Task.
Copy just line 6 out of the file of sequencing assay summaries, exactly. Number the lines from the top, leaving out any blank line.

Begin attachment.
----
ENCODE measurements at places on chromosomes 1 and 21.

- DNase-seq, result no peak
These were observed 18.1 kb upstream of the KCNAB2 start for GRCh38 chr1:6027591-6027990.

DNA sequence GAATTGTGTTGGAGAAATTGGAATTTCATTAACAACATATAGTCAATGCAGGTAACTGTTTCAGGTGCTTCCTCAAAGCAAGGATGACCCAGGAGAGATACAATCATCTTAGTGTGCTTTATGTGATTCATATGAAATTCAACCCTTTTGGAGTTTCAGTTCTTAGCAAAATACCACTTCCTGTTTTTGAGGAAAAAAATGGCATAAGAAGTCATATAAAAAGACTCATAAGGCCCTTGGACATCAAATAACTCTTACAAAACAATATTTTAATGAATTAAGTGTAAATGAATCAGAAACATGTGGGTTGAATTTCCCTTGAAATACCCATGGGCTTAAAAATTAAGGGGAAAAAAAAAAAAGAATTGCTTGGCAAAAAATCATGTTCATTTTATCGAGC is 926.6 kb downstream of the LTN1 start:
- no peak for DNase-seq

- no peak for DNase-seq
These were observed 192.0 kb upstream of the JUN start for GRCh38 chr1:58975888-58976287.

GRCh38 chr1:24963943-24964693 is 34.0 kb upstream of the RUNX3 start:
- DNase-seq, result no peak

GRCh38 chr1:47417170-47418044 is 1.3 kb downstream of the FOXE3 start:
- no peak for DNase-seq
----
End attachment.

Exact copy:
- no peak for DNase-seq